Why some families in the north sell their daughters so that they can give ordination to their sons?
Thai people hold on to the value that to have their sons ordained is the highest form of merit making. In the village, when a son is 20 years of age, it is a popular practice to arrange for ordination with 3 days celebration
prior to the actual ritual of ordination. The ‘calling kwan’ ceremony could last through the night by hiring the best vocalist to narrate the story of how the mother had to endure suffering of childbirth. Therefore, the merit for ordaining a son is believed to go directly to the mother. Then the family has to pay for the parade, taking the would-be monk to the monastery with various kinds of offerings handed by pairs of young girls. The procession could be so elaborate that it takes up half a kilometre long. Then there are offerings for the preceptor, and a pair of teachers responsible for the teaching and training of the would-be monk. A chapter of a minimum of 10 monks is required. Each one of them is expected to receive an offering. These are the expenses that well-to-do families are willing to go through at an ordination. Other families with less income always try to live up to this standard of having elaborate celebration. Ordination, a simple ritual of a person to let go of defilement, turns into a social function for a family to show off their wealth. When the original purpose shifted, some families without their own means to meet such expense are willing to sell their daughters, the only valuable property, in order to provide an elaborate ordination for their sons.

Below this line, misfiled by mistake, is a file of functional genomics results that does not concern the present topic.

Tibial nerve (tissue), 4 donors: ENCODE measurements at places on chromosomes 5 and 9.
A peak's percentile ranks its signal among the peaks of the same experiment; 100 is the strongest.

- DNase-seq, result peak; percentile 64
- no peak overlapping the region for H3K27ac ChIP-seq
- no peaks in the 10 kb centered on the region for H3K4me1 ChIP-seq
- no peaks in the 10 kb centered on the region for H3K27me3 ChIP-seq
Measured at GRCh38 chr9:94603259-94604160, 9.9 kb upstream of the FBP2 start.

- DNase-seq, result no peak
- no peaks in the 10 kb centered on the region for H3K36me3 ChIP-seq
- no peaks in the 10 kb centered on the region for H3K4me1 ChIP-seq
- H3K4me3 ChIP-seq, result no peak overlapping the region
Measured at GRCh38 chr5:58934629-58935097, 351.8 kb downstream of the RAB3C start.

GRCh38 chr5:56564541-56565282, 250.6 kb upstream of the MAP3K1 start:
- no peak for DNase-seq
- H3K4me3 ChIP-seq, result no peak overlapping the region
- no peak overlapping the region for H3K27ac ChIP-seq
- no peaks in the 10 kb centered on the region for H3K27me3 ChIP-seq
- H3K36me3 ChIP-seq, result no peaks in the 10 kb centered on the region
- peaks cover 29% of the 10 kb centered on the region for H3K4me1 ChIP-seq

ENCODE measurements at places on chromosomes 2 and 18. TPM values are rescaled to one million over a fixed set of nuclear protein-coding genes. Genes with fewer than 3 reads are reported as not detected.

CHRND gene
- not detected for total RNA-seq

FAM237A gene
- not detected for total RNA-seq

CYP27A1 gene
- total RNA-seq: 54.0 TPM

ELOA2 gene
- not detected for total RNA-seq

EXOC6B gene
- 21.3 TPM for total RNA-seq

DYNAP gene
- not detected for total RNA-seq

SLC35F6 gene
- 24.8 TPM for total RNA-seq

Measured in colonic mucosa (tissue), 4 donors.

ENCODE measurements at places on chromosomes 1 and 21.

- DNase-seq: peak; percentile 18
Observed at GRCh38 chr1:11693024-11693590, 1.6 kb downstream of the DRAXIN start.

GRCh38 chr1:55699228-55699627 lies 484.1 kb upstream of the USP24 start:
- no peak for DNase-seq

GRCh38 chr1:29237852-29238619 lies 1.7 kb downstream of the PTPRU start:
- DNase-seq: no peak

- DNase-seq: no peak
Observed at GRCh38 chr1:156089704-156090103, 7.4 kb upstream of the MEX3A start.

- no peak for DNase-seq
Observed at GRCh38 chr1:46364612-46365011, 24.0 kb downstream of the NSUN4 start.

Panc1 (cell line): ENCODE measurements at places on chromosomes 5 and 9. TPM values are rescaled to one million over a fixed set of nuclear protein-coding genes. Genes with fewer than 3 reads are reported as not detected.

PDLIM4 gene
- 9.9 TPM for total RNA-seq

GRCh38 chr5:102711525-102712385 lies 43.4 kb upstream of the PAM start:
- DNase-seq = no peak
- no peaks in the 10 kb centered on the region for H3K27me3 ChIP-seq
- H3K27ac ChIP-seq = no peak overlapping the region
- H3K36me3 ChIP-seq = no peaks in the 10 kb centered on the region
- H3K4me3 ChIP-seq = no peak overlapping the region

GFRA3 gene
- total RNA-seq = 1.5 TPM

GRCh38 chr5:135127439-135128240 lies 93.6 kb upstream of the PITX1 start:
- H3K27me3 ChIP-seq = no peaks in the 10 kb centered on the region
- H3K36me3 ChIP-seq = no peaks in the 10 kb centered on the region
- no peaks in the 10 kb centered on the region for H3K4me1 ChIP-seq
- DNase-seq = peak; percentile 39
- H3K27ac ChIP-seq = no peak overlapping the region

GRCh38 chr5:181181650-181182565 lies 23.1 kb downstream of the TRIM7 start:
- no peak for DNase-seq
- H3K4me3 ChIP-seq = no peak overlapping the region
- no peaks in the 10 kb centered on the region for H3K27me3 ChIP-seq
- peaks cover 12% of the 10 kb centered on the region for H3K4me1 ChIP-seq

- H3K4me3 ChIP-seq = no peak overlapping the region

The eldest daughters of the family are usually requested by their parents to ‘sacrifice’ for their younger siblings and to be ‘grateful’ to do this favour for their parents. The parents receive ‘advance money’ from agents from Bangkok so that their daughters can go to ‘work in Bangkok’ which could include working as sex-workers.
The emphasis on the value of ordaining a son is a very highly recognised social value particularly in the village. Ordination is the only time that the mother is given highest honour as she actually is allowed to lead the precession, a place of honour to walk in front of the would-be monk holding the robe in her hands. Normally it is the men who would take the lead in all rituals in connection with the monks and the temples.
A related custom still practised is to ordain a son before he gets married, with the belief that all the merit would go directly to the parents. But if the son is already married, the mother might have to share the merit with the daughter-in-law. Such belief, though common, is not the real Buddhist understanding. Buddhism allows women to be ordained themselves. Spiritual salvation is completely her own achievement, not based on devotion through her husbands as held in Hinduism. Women do not have to wait for the sons to perform the final rites to allow her to enter heaven. The fear of a daughter-in-law sharing the merit with the mother is also based on insecurity. Merit may be compared to candle light, by lighting other candles, the light from the original candle does not minimise in any way. On the contrary, the more one lights other candles, the more one brings light into the world.
An important point that Thai women put much emphasis on ordination of their sons is because they themselves have no opportunity to be ordained, so they depend totally on their sons to bring them this highest form of merit. If women have opportunity to be ordained, daughters can equally bring the highest form of merit to the parents. Instead of being asked to ‘sacrifice’ to have younger brothers ordained, they themselves can bring about that highest form of merit by being ordained themselves. Then she no longer has to play the ‘second fiddle’ and can equally express her gratitude towards her parents directly through her own commitment and action.